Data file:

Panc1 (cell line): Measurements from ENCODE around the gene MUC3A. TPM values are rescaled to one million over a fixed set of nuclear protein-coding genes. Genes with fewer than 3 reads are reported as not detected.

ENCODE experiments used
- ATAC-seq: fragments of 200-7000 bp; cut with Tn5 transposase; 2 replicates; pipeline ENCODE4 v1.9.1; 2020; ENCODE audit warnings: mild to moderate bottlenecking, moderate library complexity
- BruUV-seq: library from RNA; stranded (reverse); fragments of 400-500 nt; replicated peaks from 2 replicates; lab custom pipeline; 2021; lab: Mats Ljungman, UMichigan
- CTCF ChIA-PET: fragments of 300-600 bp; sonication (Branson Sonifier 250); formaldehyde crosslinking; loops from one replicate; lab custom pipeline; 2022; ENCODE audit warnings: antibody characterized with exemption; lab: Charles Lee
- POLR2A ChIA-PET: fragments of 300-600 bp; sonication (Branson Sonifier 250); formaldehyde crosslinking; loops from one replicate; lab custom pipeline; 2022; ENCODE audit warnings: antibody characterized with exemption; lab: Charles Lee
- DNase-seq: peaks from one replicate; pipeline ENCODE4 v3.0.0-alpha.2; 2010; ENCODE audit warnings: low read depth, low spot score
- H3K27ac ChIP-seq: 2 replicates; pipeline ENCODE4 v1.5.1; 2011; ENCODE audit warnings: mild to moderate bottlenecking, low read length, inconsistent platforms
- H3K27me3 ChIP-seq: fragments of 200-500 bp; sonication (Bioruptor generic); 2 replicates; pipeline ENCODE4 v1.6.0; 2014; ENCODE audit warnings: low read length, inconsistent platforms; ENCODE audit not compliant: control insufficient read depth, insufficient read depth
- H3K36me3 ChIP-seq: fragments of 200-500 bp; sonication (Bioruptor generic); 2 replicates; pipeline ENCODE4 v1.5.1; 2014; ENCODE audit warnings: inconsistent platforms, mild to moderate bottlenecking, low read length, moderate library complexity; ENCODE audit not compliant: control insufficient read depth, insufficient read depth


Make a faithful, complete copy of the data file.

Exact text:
Panc1 (cell line): Measurements from ENCODE around the gene MUC3A. TPM values are rescaled to one million over a fixed set of nuclear protein-coding genes. Genes with fewer than 3 reads are reported as not detected.

ENCODE experiments used
- ATAC-seq: fragments of 200-7000 bp; cut with Tn5 transposase; 2 replicates; pipeline ENCODE4 v1.9.1; 2020; ENCODE audit warnings: mild to moderate bottlenecking, moderate library complexity
- BruUV-seq: library from RNA; stranded (reverse); fragments of 400-500 nt; replicated peaks from 2 replicates; lab custom pipeline; 2021; lab: Mats Ljungman, UMichigan
- CTCF ChIA-PET: fragments of 300-600 bp; sonication (Branson Sonifier 250); formaldehyde crosslinking; loops from one replicate; lab custom pipeline; 2022; ENCODE audit warnings: antibody characterized with exemption; lab: Charles Lee
- POLR2A ChIA-PET: fragments of 300-600 bp; sonication (Branson Sonifier 250); formaldehyde crosslinking; loops from one replicate; lab custom pipeline; 2022; ENCODE audit warnings: antibody characterized with exemption; lab: Charles Lee
- DNase-seq: peaks from one replicate; pipeline ENCODE4 v3.0.0-alpha.2; 2010; ENCODE audit warnings: low read depth, low spot score
- H3K27ac ChIP-seq: 2 replicates; pipeline ENCODE4 v1.5.1; 2011; ENCODE audit warnings: mild to moderate bottlenecking, low read length, inconsistent platforms
- H3K27me3 ChIP-seq: fragments of 200-500 bp; sonication (Bioruptor generic); 2 replicates; pipeline ENCODE4 v1.6.0; 2014; ENCODE audit warnings: low read length, inconsistent platforms; ENCODE audit not compliant: control insufficient read depth, insufficient read depth
- H3K36me3 ChIP-seq: fragments of 200-500 bp; sonication (Bioruptor generic); 2 replicates; pipeline ENCODE4 v1.5.1; 2014; ENCODE audit warnings: inconsistent platforms, mild to moderate bottlenecking, low read length, moderate library complexity; ENCODE audit not compliant: control insufficient read depth, insufficient read depth